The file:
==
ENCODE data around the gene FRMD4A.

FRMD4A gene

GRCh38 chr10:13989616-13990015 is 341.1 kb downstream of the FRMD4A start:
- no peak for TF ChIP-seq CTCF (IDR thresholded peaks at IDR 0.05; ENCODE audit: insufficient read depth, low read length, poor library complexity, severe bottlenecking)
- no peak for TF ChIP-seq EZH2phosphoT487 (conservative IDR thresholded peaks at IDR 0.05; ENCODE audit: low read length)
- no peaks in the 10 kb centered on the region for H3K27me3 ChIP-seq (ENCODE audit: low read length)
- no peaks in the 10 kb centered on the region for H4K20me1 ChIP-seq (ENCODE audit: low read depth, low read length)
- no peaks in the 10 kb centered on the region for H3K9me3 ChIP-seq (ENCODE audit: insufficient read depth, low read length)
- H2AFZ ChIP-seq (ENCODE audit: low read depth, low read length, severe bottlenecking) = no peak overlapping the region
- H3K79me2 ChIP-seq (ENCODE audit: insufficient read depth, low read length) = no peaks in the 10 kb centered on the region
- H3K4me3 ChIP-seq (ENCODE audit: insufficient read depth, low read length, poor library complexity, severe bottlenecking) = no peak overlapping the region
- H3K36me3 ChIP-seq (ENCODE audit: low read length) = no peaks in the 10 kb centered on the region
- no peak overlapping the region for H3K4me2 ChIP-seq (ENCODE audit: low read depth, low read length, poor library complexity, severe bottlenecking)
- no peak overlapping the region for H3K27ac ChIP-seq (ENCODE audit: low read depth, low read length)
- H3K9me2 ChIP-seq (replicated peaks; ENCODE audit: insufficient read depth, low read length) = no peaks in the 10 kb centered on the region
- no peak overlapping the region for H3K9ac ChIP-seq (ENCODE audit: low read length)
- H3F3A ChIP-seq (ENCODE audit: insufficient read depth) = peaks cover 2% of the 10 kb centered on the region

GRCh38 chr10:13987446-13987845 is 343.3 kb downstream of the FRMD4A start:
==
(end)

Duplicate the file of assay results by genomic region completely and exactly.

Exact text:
ENCODE data around the gene FRMD4A.

FRMD4A gene

GRCh38 chr10:13989616-13990015 is 341.1 kb downstream of the FRMD4A start:
- no peak for TF ChIP-seq CTCF (IDR thresholded peaks at IDR 0.05; ENCODE audit: insufficient read depth, low read length, poor library complexity, severe bottlenecking)
- no peak for TF ChIP-seq EZH2phosphoT487 (conservative IDR thresholded peaks at IDR 0.05; ENCODE audit: low read length)
- no peaks in the 10 kb centered on the region for H3K27me3 ChIP-seq (ENCODE audit: low read length)
- no peaks in the 10 kb centered on the region for H4K20me1 ChIP-seq (ENCODE audit: low read depth, low read length)
- no peaks in the 10 kb centered on the region for H3K9me3 ChIP-seq (ENCODE audit: insufficient read depth, low read length)
- H2AFZ ChIP-seq (ENCODE audit: low read depth, low read length, severe bottlenecking) = no peak overlapping the region
- H3K79me2 ChIP-seq (ENCODE audit: insufficient read depth, low read length) = no peaks in the 10 kb centered on the region
- H3K4me3 ChIP-seq (ENCODE audit: insufficient read depth, low read length, poor library complexity, severe bottlenecking) = no peak overlapping the region
- H3K36me3 ChIP-seq (ENCODE audit: low read length) = no peaks in the 10 kb centered on the region
- no peak overlapping the region for H3K4me2 ChIP-seq (ENCODE audit: low read depth, low read length, poor library complexity, severe bottlenecking)
- no peak overlapping the region for H3K27ac ChIP-seq (ENCODE audit: low read depth, low read length)
- H3K9me2 ChIP-seq (replicated peaks; ENCODE audit: insufficient read depth, low read length) = no peaks in the 10 kb centered on the region
- no peak overlapping the region for H3K9ac ChIP-seq (ENCODE audit: low read length)
- H3F3A ChIP-seq (ENCODE audit: insufficient read depth) = peaks cover 2% of the 10 kb centered on the region

GRCh38 chr10:13987446-13987845 is 343.3 kb downstream of the FRMD4A start: